Big Carl’s big lift at the beginning of this month reminded me of the immense engineering and construction skill that goes into building nuclear power stations.

The world’s largest crane lifted a steel containment ring 17 metres high and 47 metres across out of its bunker at Hinkley Point C to make way for construction of a third ring. For scale, the ring is the height of a five-storey mansion block, and it would reach from the six-yard box to the halfway line at my beloved Craven Cottage.

The real treat is that this ring was built 36% faster than the first one. When we talk about “fleet build” and economies of scale and repetition, this is what we mean. As the workers on site repeat tasks, as they apply lessons from previous work, the quality goes up, the time goes down, and costs fall. Bylor and other companies leading that aspect of construction are finding ways to get the job done, by combining their own innovation with the experience their international partners bring from other nuclear projects.

The containment rings are not the only places where we’ve seen this efficiency. At Unit One of Hinkley Point C, it took 25 hours to install a tonne of rebar. At Unit Two, it was 16 hours. A major concrete pour at Unit One took nine months. The equivalent at Unit Two took six months. These are very encouraging results not just for Hinkley Point C, but for planned construction at Sizewell C and for the rest of the nuclear industry. It shows that the sector can deliver in concrete and steel the promises we made on paper about cost reduction and project delivery.

This success also provides a lesson about sustaining skills and expertise across our supply chain. Hinkley Point C is the first nuclear new build the UK has undertaken since Sizewell B was completed in 1995. The project has had to reactivate a whole supply chain that was dormant and re-establish a skills base that hadn’t been used in years. We now have activated that supply chain and are establishing that skills base. It provides thousands of good, well-paying jobs to people across this country, including the people operating Big Carl and building the containment rings. Hundreds of apprentices are being trained, providing them opportunities to build a better life, and investment is flowing to local communities.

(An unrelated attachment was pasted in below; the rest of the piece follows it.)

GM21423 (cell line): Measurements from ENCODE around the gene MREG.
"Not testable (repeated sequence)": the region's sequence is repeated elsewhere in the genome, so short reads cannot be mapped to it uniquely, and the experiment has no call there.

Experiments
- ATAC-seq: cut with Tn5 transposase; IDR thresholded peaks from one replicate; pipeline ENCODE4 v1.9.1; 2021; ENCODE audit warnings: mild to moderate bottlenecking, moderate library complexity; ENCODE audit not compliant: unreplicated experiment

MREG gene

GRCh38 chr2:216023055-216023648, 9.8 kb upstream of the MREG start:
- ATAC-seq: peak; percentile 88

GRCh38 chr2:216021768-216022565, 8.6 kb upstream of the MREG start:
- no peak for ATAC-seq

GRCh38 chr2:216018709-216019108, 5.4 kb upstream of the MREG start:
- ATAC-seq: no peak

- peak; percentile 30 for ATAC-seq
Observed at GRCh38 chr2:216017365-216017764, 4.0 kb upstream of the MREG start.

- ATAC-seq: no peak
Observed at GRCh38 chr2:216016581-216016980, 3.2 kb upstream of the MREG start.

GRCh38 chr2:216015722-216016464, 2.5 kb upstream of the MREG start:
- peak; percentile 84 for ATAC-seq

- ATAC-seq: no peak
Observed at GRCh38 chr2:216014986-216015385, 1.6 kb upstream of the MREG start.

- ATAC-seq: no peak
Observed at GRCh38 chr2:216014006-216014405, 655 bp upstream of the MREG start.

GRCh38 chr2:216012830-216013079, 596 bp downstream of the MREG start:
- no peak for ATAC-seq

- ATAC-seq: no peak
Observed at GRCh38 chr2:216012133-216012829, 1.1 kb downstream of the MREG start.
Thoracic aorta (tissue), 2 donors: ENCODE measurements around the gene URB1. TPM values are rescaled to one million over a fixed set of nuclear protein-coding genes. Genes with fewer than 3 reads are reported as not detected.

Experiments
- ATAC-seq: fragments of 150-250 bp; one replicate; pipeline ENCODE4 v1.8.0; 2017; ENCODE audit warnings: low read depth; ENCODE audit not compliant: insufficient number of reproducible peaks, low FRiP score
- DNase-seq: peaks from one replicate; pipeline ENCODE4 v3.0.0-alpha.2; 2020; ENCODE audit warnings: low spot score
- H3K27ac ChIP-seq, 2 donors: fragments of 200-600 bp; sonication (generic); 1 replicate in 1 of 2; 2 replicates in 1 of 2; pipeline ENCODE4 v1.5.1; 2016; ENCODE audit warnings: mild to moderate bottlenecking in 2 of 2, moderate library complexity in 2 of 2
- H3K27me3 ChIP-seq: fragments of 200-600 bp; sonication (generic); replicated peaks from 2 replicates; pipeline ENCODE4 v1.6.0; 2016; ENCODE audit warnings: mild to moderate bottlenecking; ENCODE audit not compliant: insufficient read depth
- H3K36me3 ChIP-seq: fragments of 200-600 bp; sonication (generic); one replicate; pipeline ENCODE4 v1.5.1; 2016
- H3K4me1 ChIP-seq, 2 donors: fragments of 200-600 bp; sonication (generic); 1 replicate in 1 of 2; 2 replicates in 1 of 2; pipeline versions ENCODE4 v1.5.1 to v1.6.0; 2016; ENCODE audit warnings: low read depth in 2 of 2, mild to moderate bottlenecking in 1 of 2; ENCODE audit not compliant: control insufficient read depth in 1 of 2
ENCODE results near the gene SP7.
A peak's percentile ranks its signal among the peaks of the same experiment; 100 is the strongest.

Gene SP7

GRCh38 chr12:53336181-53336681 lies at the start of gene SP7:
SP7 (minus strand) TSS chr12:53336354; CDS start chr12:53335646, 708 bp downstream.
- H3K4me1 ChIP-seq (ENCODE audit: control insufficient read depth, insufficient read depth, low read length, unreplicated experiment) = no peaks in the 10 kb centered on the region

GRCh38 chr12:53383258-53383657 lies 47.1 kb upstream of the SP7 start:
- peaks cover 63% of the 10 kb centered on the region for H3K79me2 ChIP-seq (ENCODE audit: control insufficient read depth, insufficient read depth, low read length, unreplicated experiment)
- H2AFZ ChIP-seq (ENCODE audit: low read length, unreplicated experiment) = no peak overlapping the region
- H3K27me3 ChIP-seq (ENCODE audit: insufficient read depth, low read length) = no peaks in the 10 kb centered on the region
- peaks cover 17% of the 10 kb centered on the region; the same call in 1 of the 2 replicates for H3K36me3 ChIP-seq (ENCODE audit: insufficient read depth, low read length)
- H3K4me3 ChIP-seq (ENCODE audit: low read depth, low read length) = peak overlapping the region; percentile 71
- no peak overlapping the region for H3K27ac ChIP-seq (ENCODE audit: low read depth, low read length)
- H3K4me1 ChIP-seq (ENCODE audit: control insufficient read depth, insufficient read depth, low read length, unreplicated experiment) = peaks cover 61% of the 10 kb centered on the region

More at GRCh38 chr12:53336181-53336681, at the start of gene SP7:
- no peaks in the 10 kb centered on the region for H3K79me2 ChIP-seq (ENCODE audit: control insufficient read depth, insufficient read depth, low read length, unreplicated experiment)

We now have a choice: to keep that going by building more nuclear capacity, or walking away again. In practical terms, doing nothing on new nuclear means walking away. It means letting our skills base wither, forfeiting jobs for the next generation, and watching emissions rise as our current nuclear fleet retires. By building more, we will embrace all the opportunities nuclear investment provides in a green economy. I hope we will make the right choice.